The city of Marysville and its largest employer, the Scotts Miracle-Gro Co., have negotiated an agreement that will lead to a multi-million-dollar expansion project.

The city of Marysville and its largest employer, the Scotts Miracle-Gro Co., have negotiated an agreement that will lead to a multi-million-dollar expansion project.

City administrator Jillian Froment announced Thursday night that the city and Scotts have agreed to terms on an economic development agreement that will lead to the retention or creation of more than 200 jobs.

Scotts plans to build a 40,000-square-foot manufacturing/processing facility and a 20,000-square-foot office facility on its Marysville campus.

Established in Marysville in 1866, Scotts Miracle-Gro is the largest producer of horticultural products in the world. In addition to its Scottslawn Drive headquarters and campus, the company recently re-opened the original O.M. Scotts store in Marysville's historic uptown business district.

Scotts has worked the last several months to address a shortage in company office space that could have resulted in more than 150 jobs being relocated to another central Ohio city, Froment said.

"Instead, Scotts worked closely with the city to find alternatives that would retain these positions in Marysville," she said. "This week Scotts met with city officials to announce they will build a 20,000-square-foot facility that would provide additional office space and meeting rooms on their campus, thus ensuring the 150 jobs will remain in Marysville."

On Thursday, July 9, Marysville City Council will hold a public hearing on a pair of resolutions related to the project.

Froment said the additional manufacturing facility would be used to process coir, the outer husk of coconuts, which is used in Scotts E-Z seed as the delivery medium.

"Scotts E-Z seed has seen such success in this retail period, they literally can't keep it on the shelves," Froment said.

To meet demand, Scotts will build a 40,000-square-foot facility valued at $6.2-million and purchase new machinery and equipment valued at approximately $16.8-million.

The company plans to have the new facility in operation by early 2010, Froment said. The facility will create 33 full-time permanent jobs and 39 part-time seasonal positions for at total of 53 full-time equivalent jobs.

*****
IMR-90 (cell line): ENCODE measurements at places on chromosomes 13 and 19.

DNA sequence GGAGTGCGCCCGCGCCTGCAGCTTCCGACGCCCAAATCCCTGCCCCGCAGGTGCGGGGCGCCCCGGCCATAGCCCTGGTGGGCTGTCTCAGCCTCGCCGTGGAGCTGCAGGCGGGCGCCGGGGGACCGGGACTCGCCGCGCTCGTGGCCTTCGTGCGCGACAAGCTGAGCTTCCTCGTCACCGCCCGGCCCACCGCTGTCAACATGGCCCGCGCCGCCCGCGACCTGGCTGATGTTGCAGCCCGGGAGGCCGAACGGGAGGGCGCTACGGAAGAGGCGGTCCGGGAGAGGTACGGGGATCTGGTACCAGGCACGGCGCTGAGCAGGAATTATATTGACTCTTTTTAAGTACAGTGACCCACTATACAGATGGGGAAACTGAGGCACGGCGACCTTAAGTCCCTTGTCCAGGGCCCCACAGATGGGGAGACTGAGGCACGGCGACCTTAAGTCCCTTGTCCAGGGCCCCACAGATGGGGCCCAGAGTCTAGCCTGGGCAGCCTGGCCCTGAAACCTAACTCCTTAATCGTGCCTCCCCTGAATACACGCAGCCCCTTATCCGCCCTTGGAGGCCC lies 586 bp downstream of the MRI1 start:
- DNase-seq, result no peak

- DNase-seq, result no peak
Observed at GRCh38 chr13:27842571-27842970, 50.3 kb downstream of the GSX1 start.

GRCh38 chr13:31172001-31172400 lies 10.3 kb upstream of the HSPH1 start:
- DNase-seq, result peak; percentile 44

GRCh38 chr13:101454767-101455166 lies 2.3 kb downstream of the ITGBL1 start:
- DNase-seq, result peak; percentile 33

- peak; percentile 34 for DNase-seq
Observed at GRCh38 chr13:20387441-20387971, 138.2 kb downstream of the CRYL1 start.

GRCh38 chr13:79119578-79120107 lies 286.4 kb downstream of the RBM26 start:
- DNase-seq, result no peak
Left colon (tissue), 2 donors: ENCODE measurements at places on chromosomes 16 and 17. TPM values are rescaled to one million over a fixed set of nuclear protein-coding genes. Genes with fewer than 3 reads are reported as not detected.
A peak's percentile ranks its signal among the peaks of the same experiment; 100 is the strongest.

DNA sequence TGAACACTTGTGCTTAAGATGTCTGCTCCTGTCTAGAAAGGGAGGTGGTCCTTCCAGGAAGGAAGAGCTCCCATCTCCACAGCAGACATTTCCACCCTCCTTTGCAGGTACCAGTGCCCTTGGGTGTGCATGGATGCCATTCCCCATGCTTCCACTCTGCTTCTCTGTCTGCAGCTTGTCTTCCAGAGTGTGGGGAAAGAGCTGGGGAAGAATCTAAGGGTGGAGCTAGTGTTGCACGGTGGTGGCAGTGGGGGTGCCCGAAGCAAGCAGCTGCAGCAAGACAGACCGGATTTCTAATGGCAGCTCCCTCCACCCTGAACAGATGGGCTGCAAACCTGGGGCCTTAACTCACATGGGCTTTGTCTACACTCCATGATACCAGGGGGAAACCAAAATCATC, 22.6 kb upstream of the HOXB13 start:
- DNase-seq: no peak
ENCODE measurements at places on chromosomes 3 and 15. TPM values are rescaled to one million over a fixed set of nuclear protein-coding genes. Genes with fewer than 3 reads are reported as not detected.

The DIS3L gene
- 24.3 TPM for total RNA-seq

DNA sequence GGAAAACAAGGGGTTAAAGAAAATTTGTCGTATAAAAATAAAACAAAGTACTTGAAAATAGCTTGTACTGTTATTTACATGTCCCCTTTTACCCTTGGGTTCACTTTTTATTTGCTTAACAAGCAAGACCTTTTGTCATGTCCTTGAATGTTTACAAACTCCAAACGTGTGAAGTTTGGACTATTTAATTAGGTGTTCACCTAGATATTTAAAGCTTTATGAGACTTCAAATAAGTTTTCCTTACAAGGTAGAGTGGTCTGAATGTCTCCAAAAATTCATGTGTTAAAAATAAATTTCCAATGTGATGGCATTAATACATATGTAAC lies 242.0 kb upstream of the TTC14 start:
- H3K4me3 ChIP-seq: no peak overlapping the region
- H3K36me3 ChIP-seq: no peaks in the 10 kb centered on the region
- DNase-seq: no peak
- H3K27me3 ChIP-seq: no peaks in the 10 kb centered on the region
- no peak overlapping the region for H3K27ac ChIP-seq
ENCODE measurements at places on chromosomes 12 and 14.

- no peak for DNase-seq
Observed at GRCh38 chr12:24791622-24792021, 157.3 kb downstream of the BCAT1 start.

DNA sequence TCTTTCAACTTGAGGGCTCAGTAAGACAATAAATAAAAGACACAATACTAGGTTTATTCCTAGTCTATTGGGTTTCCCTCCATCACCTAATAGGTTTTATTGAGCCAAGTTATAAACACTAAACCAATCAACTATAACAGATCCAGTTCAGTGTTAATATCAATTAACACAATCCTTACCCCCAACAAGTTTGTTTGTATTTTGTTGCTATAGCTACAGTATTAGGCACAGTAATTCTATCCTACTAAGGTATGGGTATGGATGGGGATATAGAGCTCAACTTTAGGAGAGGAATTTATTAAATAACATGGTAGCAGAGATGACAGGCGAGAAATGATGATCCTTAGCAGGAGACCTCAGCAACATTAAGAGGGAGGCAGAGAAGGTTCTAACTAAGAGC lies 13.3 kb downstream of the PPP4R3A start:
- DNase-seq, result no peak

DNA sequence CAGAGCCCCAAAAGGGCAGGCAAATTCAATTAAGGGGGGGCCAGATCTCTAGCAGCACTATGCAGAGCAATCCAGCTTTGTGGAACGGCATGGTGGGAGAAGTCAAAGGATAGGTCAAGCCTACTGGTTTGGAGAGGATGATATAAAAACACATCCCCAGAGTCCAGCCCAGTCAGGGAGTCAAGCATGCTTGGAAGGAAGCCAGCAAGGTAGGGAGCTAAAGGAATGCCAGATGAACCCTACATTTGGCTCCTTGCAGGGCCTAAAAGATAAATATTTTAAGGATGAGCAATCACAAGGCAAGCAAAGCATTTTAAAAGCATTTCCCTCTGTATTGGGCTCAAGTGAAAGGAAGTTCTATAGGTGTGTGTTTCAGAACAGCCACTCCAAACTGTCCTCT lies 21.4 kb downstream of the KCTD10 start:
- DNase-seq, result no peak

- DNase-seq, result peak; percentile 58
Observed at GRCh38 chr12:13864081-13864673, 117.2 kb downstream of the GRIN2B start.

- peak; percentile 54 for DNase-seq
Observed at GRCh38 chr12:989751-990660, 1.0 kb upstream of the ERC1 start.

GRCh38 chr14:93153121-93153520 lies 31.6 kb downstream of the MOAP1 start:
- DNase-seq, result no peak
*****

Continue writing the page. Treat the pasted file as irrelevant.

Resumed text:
"This will result in approximately $3-million of new annual payroll," she said. "The facility will also ensure the retention of 15 permanent jobs already located in the city of Marysville."

Froment said the decision to build the manufacturing/processing facility was another sign of Scotts' commitment to the community.

"There were competing business concerns that had to be weighed," she said. "There were several areas of the United States that were considered by Scotts for the simple reason that the cost associated with bringing the raw material from Africa to Ohio is far greater than other areas of the country."

By utilizing the county's Economic Development Incentive Policy and working closely with Scotts and the state of Ohio, city officials were able to create a scenario that made Marysville the preferred location.

As part of that scenario, the city is asking council to approve an enterprise zone agreement between Marysville and Scotts.

Froment said the agreement has been reviewed by the Union County-Marysville Tax Incentive Review Council, which recommended it to city council.

The agreement calls for a 10-year, 75-percent real property tax abatement for the construction of the manufacturing facility, which is valued at $6.2-million.

A commitment also is being sought from the Ohio Department of Development for a state-funded economic development incentive package.

Froment said the agreement also provides for a hiring preference for residents in the city of Marysville enterprise zone.

An enterprise zone tax revenue sharing agreement between the city of Marysville and the Marysville Exempted Village School District also is included in the agreement.

"This agreement provides a method for equalizing the tax collections by both the school district and the city from this project, thereby equalizing the benefit and the impact to both entities," Froment said.

The project is projected to create approximately $60,000 in tax revenue per year, for a 10-year total of more than $620,000. Of that total, the city and school district would each receive approximately $30,000 a year, for a 10-year total of $300,000.

City council President John Gore, the city's representative on the tax incentive review council, said Mayor Chris Schmenk, a Scotts employee, did not participate in any portion of the discussions for the project.